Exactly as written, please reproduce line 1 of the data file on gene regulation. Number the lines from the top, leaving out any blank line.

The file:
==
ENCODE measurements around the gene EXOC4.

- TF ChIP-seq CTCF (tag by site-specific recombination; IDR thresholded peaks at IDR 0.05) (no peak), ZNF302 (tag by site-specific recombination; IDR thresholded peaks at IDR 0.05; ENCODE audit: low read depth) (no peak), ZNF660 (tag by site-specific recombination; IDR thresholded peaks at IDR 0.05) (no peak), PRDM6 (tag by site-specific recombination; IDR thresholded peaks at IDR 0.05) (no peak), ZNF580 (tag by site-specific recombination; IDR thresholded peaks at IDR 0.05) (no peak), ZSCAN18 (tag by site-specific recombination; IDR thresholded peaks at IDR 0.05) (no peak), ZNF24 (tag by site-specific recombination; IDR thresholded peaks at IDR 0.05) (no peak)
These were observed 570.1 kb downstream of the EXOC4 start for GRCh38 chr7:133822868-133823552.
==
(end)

ENCODE measurements around the gene EXOC4.